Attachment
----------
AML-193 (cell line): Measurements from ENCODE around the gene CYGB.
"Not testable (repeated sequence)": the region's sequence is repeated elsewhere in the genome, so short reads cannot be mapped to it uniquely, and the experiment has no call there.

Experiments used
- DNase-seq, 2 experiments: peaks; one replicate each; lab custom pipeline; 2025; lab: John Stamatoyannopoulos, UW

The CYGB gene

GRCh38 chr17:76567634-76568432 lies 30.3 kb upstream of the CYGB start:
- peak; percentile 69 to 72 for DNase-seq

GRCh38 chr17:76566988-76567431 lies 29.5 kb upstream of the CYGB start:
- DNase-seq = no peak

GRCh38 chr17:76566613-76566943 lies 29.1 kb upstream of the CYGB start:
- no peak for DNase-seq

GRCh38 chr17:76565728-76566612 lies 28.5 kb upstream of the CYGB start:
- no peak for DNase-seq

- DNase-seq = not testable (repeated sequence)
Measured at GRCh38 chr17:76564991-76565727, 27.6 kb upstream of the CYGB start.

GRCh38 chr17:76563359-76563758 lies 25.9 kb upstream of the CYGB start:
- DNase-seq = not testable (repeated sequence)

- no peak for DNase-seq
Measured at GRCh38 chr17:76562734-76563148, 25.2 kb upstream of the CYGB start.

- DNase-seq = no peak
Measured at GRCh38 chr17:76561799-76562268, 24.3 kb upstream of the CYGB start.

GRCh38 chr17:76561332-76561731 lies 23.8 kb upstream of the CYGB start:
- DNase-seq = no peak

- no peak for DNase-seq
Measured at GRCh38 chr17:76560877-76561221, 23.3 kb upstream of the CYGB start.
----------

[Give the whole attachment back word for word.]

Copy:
AML-193 (cell line): Measurements from ENCODE around the gene CYGB.
"Not testable (repeated sequence)": the region's sequence is repeated elsewhere in the genome, so short reads cannot be mapped to it uniquely, and the experiment has no call there.

Experiments used
- DNase-seq, 2 experiments: peaks; one replicate each; lab custom pipeline; 2025; lab: John Stamatoyannopoulos, UW

The CYGB gene

GRCh38 chr17:76567634-76568432 lies 30.3 kb upstream of the CYGB start:
- peak; percentile 69 to 72 for DNase-seq

GRCh38 chr17:76566988-76567431 lies 29.5 kb upstream of the CYGB start:
- DNase-seq = no peak

GRCh38 chr17:76566613-76566943 lies 29.1 kb upstream of the CYGB start:
- no peak for DNase-seq

GRCh38 chr17:76565728-76566612 lies 28.5 kb upstream of the CYGB start:
- no peak for DNase-seq

- DNase-seq = not testable (repeated sequence)
Measured at GRCh38 chr17:76564991-76565727, 27.6 kb upstream of the CYGB start.

GRCh38 chr17:76563359-76563758 lies 25.9 kb upstream of the CYGB start:
- DNase-seq = not testable (repeated sequence)

- no peak for DNase-seq
Measured at GRCh38 chr17:76562734-76563148, 25.2 kb upstream of the CYGB start.

- DNase-seq = no peak
Measured at GRCh38 chr17:76561799-76562268, 24.3 kb upstream of the CYGB start.

GRCh38 chr17:76561332-76561731 lies 23.8 kb upstream of the CYGB start:
- DNase-seq = no peak

- no peak for DNase-seq
Measured at GRCh38 chr17:76560877-76561221, 23.3 kb upstream of the CYGB start.